> > I need to be able to obtain the matched ("captured") substring and
    > > the PCRE does not allow this in DFA mode.
    > >

    >
    > Perhaps you might like to be somewhat more precise with your
    > requirements.


    Sure. More on this below.

    > "POSIX-compliant" made me think of yuckies like [:fubar:]
    > in character classes :)


    Yep. I do not need POSIX *syntax* for regular expressions but POSIX
    *semantics*, at least the "leftmost-longest" part (in contrast to the
    "first then longest" used in Python, Perl, .NET, etc.)

    > The operands of | are such that the length is not fixed and so you can't
    > write them in descending length order? Care to tell us some more detail
    > about those operands?


    Basically, I'd like to use the (excellent) python module SPARK
    of John Aycock to build an (extended) C lexer. To do so, I need
    to specify the patterns that match my tokens as well as a priority
    between them. SPARK then builds a big alternate list of patterns
    that begins with the high priority patterns and ends with the low
    priority patterns and runs a match.

    The problem with to be very careful and to specify explicitely the
    priorities to get the desired results: "<=" shall be higher than "<",
    decimal stuff higher than integer, etc, when most of the time what
    you really want is to match the longest pattern ...

    Worse, the priority work-around does not work well when you
    compare keywords and (other) identifiers. To match "fortune"
    as a identifier, you would need to define identifier with a higher
    priority than keyword and it is a problem: "for" would be then
    match as a identifier when it is a keyword.

    I can come up with possible work-arounds for the "id vs
    keyword" issue, but nothing that really makes me happy ...
    Therefore, I was studying the possible replacement of the
    Python native regular expression engine with a "POSIX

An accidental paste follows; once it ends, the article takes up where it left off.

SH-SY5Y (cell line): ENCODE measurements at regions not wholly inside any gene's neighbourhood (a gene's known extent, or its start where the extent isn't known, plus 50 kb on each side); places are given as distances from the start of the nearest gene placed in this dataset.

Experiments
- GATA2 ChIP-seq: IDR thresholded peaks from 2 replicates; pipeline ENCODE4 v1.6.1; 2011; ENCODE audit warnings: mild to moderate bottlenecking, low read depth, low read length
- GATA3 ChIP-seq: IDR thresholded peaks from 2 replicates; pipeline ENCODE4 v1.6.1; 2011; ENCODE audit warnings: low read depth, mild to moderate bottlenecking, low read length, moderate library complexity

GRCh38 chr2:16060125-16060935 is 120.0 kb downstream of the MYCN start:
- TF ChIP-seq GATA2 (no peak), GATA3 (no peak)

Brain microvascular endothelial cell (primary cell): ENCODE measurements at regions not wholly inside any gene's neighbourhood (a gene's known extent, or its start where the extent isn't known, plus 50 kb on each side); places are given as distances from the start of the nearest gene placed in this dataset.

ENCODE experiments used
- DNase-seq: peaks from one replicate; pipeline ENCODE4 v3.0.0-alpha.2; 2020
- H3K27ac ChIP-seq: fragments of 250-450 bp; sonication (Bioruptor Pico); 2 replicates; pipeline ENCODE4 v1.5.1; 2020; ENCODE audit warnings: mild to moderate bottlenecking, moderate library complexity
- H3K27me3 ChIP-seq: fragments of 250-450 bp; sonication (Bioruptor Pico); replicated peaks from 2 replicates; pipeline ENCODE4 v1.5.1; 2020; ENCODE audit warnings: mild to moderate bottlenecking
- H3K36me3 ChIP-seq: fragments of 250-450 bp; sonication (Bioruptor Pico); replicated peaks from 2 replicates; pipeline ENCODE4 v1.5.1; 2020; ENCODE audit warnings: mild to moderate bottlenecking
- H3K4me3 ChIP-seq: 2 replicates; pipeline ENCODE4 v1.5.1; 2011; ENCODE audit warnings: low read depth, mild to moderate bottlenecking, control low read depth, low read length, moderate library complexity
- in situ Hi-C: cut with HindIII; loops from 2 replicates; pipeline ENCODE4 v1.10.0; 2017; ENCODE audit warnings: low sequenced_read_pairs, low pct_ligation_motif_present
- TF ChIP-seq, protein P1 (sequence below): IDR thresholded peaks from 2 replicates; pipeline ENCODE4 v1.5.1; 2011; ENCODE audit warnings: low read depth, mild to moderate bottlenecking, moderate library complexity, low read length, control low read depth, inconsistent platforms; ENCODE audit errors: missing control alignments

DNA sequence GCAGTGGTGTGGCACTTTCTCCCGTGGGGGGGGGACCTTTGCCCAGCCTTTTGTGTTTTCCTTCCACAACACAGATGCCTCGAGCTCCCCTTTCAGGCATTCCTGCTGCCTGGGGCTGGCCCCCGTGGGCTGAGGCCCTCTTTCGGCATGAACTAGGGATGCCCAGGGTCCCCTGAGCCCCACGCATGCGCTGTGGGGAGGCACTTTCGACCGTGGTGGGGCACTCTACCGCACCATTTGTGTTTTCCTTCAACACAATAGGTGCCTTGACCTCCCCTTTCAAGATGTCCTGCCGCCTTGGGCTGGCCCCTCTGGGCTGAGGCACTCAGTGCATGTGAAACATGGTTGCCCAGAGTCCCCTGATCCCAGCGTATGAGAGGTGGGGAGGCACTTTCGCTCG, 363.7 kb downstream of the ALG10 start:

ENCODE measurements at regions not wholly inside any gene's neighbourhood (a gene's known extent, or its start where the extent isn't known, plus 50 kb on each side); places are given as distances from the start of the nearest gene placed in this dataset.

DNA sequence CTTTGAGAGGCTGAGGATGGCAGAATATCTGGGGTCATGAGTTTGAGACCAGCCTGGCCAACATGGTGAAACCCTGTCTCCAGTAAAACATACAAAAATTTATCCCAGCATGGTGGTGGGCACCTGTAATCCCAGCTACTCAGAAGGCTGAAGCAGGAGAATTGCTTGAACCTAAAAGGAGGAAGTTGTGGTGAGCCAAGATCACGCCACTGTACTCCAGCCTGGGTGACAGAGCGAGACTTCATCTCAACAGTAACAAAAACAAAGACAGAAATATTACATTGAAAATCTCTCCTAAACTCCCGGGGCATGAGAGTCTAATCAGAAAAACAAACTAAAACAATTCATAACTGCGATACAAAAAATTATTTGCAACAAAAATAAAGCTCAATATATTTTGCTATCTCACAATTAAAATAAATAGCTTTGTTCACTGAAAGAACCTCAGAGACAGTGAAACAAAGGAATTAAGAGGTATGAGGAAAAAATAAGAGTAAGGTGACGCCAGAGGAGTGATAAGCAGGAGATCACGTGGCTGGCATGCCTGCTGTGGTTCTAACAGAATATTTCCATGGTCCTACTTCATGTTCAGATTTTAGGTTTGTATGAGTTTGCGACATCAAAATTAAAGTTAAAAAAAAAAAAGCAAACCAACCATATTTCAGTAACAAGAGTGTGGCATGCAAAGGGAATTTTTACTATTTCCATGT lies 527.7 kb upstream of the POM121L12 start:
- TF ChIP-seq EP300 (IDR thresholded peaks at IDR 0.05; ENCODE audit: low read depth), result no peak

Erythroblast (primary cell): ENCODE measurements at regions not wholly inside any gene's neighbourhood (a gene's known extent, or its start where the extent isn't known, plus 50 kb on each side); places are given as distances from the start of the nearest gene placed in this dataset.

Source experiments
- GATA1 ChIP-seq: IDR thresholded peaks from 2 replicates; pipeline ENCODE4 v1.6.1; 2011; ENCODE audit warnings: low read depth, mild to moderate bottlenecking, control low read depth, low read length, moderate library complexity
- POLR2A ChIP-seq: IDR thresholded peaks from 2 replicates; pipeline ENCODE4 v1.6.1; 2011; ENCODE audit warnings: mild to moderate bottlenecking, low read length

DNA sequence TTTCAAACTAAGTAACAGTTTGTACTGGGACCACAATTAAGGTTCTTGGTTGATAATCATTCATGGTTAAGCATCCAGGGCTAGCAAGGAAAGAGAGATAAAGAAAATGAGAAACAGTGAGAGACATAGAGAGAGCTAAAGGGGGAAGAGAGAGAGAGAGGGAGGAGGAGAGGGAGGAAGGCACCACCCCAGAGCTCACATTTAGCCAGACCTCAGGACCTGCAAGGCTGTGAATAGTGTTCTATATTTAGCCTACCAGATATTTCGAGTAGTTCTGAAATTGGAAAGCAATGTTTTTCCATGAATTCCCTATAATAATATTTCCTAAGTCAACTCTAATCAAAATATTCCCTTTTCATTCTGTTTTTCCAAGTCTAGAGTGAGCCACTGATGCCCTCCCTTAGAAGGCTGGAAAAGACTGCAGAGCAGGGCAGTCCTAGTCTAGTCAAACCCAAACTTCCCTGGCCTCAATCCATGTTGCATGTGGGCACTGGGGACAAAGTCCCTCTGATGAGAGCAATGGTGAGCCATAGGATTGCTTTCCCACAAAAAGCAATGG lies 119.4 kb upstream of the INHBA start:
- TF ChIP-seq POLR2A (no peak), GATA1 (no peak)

semantics" regular expression engine that would give the
    longest match and avoid me a lot of extra work ...

    I hope it's clearer now :)

    Any advice ?

    Cheers

    SB
     
    =?iso-8859-1?q?S=E9bastien_Boisg=E9rault?=, May 29, 2006
    #6
  7. =?iso-8859-1?q?S=E9bastien_Boisg=E9rault?=

    Anthony Guest

    os.tilmes() problem

    i have a problem with the os.times() command, on different Python
    versions, i get different printout:

    Server1# python
    Python 2.3.4 (#1, Feb 2 2005, 11:44:13)
    [GCC 3.4.3 20041212 (Red Hat 3.4.3-9.EL4)] on linux2
    Type "help", "copyright", "credits" or "license" for more information.
    >>> import time
    >>> import os
    >>>
    >>> print os.times()[4]

    4880406.62


    ----------------------------------
    Server2% python
    Python 2.3.2 (#4, Sep 14 2004, 09:41:45) [C] on sunos5
    Type "help", "copyright", "credits" or "license" for more information.
    >>> import time
    >>> import os
    >>>
    >>> print os.times()[4]

    -21464227.74


    ---------------
    Server3% python
    Python 2.4.1 (#1, May 16 2005, 15:19:29)
    [GCC 4.0.0 20050512 (Red Hat 4.0.0-5)] on linux2
    Type "help", "copyright", "credits" or "license" for more information.
    >>> import time
    >>> import os
    >>>
    >>> print os.times()[4]

    18390711.21



    and on the 3 servers, the linux command: $date
    returns the same value.....

    any suggestions???
     
    Anthony, May 29, 2006
    #7